KYOTO — Being male and knitting for a living has earned Mitsuharu Hirose the reputation of being somewhat “strange.” Parading about on television in women’s knit tops and makeup probably played a part as well. But that doesn’t needle Hirose one little bit.
Even the name-calling is fine. Great names like the “Prince of the Knitting World” and rather less-than-accurate ones like “Tamasaburo,” after the famous kabuki actor who specialized in female roles, they all fit well into the 46-year-old designer’s plans.
“If people develop any interest in knitting because of me,” said Hirose during a recent visit to Kyoto, “I don’t mind the names.”
Whereas elsewhere knitting is rooted in everyday life, in Japan it has the image of being strictly naishoku, the work of housewives. This is perhaps, Hirose noted, because many women widowed by the war scraped by on earnings from knitting work.
With respect for the past, though, Hirose wants to change knitting’s image, to open people’s eyes to the joys of knitting and the possibilities of two needles and yarn.
Hirose’s own interest in knitting started in his teens. As a boy growing up in Saitama Prefecture, he’d always liked making things by hand, so when his female classmates began knitting in high school, he found it natural to do so himself. He made his first sweater at age 17 and wore it on a school excursion. It won him so much praise from friends and teachers, he was encouraged to continue with various other items.
Still, knitting was just a hobby. After graduating from high school, he joined a fish-processing company and began attending knitting school at night. It was only after passing a knitting certification examination that he considered taking up knitting as a career. So after four years with his company, he quit and took another job more in line with his dream.
“My parents first opposed my decision to quit the company, but I persuaded them by saying that, as I was only 22, I could always try again if I failed,” he said.
The new company published magazines for knitting and other handmade products, and Hirose was made a reporter, covering knitting classes across the country. Then, in 1993, NHK hired him as an instructor for a television knitting course, and Hirose swiftly became a well-known figure.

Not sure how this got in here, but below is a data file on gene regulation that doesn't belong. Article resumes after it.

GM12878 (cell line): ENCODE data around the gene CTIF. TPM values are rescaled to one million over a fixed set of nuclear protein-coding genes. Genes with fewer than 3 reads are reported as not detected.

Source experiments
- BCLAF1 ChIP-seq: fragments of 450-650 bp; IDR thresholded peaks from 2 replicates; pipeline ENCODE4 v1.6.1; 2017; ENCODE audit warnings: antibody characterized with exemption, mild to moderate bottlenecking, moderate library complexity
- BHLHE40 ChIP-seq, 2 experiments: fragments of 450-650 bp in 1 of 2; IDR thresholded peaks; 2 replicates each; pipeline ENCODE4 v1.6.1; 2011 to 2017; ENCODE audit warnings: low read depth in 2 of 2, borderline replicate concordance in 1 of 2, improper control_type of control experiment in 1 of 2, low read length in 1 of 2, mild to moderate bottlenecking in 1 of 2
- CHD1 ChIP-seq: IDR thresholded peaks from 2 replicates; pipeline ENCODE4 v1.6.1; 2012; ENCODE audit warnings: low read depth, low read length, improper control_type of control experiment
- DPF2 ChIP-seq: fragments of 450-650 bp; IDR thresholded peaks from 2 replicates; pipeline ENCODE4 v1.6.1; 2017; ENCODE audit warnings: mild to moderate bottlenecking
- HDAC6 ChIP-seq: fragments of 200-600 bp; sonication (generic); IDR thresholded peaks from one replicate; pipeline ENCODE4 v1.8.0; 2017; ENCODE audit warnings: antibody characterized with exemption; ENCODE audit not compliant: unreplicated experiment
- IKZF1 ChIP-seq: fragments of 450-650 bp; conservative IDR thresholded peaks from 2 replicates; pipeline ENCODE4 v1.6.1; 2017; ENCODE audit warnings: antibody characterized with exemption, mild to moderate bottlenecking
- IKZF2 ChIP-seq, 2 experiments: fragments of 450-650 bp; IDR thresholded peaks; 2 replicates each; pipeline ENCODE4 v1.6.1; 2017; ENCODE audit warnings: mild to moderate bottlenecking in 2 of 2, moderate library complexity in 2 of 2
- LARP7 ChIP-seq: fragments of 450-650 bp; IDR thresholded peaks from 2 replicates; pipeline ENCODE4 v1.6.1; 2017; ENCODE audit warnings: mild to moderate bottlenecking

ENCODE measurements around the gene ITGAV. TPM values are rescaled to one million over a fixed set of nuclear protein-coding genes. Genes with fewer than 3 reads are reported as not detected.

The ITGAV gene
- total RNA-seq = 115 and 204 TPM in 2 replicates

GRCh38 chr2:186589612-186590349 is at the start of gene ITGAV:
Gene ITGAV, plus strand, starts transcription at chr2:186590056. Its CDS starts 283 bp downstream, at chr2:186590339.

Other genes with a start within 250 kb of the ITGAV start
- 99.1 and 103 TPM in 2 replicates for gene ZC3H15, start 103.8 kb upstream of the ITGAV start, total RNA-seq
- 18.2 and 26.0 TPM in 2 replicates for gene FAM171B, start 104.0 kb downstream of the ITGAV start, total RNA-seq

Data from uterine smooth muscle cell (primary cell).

Now he runs his own company, Nittokobo Hirose, which sponsors knitting classes and lectures across Japan. In his free time, he works on his own knitting designs, averaging more than 100 a year, including formal knitted dresses.
Hirose’s knitting courses are very popular, with most packed out with enthusiastic followers. But, he stresses, “Being a man [in the knitting world] alone does not command respect. I have to show that I can knit fast and well to be admired.”
Although most participants are middle-aged or elderly women, Hirose says he has seen interest in knitting grow among young people in recent years.
“I think people have begun to rediscover the warmth of handmade products,” he explained. “The [increasing] popularity is also in line with growing environmental awareness, as knitting sits well with the idea of recycling knitted items can always be returned to yarn.”
He notes that knitting is also a good means of relaxation in an increasingly stressful society, and laments the fact it is no longer taught in school.
“It is important to let children try knitting. Some may like it and some may not. But at least they should be given an opportunity to learn, regardless of sex,” Hirose said. “It would be great if my existence as a male knitting-designer encourages many parents to give their children a chance to knit.”
IN FIVE EASY PIECES WITH TAKE 5